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Unsecure digital networks are putting patient health at risk as healthcare facilities continue to attract ransomware and other cyber attacks.

Electronic health records (EHRs) are here to stay.  Among the advantages of EHRs are the ability to store, share, and track medical data of patients that can help physicians provide better, more consistent care.  A big disadvantage of EHRs is their vulnerability to breach, accidental exposure, or online theft.

A quick glance at the Breach Portal maintained by Health and Human Services (HHS) offers a breathtaking glance at the common nature of medical data theft. In November, IT vendor Virtual Care Provider Inc. (VCPI) suffered a ransomware attack with potentially devastating impacts on the more than 100 nursing homes across the country that rely on VCPI.

According to Krebs on Security, unknown hackers inserted ransomware into VCPIs networks.  The ransomware encrypted the entirety of data hosted by the company. The company offers core tech services including electronic health record, billing, phone, and internet service to approximately 110 nursing homes.

Data Restoration Ransom Demand

In addition to total loss of access to data, the company received a ransom demand of $14 million in Bitcoin for data restoration. In the meantime, important drug orders for assisted living patients, and billing invoices to Medicaid were not transmitted.  Physicians and healthcare providers lost access to medical records when the network locked up.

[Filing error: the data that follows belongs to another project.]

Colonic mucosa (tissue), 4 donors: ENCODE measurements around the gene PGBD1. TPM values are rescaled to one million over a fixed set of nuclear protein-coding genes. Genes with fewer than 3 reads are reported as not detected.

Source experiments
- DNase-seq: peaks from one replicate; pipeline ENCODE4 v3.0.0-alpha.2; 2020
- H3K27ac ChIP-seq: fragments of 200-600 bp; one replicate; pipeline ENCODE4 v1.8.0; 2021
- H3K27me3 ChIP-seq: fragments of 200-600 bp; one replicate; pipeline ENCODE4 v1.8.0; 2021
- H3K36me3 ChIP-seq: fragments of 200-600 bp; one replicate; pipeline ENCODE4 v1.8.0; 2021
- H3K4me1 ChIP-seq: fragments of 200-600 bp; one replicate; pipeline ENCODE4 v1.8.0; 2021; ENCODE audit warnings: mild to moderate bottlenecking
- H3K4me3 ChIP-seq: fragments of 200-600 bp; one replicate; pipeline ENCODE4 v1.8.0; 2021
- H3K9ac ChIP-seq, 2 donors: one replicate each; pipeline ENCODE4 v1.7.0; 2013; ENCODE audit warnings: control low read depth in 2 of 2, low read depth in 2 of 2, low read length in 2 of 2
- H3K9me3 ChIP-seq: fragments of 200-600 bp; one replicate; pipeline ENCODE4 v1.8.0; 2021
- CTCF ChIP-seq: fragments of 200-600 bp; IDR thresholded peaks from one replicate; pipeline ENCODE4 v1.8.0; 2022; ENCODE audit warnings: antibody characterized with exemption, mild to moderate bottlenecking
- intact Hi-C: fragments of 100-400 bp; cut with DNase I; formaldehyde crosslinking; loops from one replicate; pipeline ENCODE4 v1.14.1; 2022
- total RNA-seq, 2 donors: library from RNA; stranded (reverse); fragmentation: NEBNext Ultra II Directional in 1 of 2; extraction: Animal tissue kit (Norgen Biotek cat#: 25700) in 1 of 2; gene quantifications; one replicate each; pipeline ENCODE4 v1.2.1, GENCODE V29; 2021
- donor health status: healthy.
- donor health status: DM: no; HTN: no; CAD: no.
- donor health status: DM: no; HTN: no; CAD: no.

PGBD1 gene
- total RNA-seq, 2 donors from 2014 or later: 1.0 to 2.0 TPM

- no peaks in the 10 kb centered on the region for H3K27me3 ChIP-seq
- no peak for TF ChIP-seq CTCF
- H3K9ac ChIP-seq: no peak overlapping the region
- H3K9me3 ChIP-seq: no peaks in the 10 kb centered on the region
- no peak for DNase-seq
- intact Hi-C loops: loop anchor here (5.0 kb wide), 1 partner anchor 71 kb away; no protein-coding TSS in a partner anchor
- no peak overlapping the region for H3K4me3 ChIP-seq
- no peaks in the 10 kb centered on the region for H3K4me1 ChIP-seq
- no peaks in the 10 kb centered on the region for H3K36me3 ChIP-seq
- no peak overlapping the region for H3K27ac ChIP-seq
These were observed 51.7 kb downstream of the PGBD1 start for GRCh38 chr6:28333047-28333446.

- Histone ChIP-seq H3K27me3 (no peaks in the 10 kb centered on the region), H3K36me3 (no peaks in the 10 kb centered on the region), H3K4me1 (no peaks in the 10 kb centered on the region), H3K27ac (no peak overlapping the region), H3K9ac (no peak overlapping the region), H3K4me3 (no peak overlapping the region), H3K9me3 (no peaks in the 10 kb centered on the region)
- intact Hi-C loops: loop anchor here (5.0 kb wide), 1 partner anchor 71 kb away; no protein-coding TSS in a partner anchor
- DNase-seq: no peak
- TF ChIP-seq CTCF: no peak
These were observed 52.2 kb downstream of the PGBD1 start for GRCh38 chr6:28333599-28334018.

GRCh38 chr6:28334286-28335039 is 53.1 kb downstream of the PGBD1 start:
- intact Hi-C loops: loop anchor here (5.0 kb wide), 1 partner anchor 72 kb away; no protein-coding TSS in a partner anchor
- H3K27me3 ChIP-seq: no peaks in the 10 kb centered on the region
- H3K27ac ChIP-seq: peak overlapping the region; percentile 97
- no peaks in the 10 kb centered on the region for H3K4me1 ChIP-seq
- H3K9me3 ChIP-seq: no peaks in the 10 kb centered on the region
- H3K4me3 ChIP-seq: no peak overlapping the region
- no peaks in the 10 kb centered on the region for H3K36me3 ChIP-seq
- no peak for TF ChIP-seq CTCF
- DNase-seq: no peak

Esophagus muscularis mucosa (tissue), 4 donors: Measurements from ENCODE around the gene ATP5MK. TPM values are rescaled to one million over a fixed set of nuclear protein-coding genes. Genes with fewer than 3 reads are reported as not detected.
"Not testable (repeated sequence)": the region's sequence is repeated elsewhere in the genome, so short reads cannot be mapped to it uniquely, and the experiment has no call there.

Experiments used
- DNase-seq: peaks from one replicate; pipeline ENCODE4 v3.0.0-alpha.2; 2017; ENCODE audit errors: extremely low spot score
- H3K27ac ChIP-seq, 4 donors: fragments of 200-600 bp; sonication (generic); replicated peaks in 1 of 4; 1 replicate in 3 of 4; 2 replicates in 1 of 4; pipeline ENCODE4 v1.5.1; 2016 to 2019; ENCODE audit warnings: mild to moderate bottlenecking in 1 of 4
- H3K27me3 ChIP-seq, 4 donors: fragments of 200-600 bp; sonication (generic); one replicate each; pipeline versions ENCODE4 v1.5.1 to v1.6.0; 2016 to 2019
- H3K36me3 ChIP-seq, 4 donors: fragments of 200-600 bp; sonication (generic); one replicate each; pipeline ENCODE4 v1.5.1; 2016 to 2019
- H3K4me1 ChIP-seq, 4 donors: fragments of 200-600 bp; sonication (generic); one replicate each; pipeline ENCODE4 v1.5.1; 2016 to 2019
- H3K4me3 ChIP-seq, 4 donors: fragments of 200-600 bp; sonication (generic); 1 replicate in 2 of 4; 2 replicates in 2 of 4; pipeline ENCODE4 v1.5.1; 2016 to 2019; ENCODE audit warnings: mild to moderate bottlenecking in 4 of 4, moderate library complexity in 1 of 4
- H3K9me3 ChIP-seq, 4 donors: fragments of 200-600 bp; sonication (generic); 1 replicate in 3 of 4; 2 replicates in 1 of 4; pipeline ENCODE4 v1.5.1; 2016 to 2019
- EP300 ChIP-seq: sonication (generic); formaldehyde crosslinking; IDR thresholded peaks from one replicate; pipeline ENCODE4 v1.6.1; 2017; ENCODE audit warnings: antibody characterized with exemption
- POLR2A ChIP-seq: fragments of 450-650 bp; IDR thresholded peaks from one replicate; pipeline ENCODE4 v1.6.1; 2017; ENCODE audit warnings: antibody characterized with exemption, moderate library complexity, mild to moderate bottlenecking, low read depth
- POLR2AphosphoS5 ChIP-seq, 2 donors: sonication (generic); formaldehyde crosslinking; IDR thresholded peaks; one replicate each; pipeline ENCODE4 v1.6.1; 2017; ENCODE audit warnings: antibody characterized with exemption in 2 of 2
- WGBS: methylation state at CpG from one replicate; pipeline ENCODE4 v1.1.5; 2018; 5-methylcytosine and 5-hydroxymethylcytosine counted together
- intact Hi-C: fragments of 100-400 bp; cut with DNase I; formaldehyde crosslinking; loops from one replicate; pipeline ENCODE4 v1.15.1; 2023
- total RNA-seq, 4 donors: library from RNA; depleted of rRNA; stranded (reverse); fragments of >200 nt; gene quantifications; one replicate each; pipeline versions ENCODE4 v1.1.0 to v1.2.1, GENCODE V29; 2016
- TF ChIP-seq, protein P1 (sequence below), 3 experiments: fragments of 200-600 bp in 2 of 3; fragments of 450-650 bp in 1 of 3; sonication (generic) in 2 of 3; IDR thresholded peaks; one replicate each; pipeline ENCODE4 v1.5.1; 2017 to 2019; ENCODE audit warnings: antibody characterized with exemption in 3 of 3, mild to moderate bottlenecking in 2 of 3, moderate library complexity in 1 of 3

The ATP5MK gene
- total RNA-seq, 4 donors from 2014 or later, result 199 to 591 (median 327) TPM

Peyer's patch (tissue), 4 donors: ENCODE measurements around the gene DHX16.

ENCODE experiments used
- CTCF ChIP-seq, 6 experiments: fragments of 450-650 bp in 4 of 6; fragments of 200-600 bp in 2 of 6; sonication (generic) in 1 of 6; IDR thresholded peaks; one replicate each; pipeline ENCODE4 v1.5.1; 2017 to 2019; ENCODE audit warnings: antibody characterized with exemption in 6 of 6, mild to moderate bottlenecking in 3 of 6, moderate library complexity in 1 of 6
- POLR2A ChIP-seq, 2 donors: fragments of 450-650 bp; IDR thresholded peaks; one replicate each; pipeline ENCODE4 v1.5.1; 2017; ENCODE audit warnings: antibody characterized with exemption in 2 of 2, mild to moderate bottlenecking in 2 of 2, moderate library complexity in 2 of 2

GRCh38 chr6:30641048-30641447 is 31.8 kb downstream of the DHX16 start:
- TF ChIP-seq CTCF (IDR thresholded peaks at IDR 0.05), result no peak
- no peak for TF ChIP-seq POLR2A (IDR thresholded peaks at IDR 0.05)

Ransom demands threaten the health and lives of patients whose caregivers rely on digital service to support their standard of care.  Hacking and exfiltration of medical data remain a growth industry around the world.  Media reports suggest the VCPI attack was the work of Russian hackers who infiltrated the system over the span of a year with infected email attachments.

Hackensack Meridian Ransomware Attack

In December, Hackensack Meridian, the largest hospital system in New Jersey was infected with ransomware that wreaked havoc on patient services.  Healthcare providers worked without access to medical records and non-emergency surgeries were rescheduled.  The hospital system includes 17 acute care facilities and a psychiatric facility, according to The Washington Post. Without disclosing the amount paid, Hackensack Meridian apparently paid a demanded ransom for restoration of their records.

Beyond extortion of money from healthcare providers with vulnerable data networks, theft of medical data is big business.  Used to create new identities, gain access to controlled substances, and collect data on patients, hackers sell digital medical data on the dark market to domestic and international buyers.

HIPAA compliance does not mean much when medical records are stolen or held for ransom.  If you, or a loved one are hurt through medical mistake, or injured due to a mistake with your electronic health record, talk to a reputable medical malpractice attorney about your case.

Experienced injury attorneys help you in Baltimore and Washington, D.C.

Schochor, Staton, Goldberg, and Cardea, P.A. is a leading medical malpractice law firm with a track record of success obtaining compensation for individuals and families hurt through medical negligence.  Contact us today or call 410-234-1000 to schedule a free consultation to discuss your case.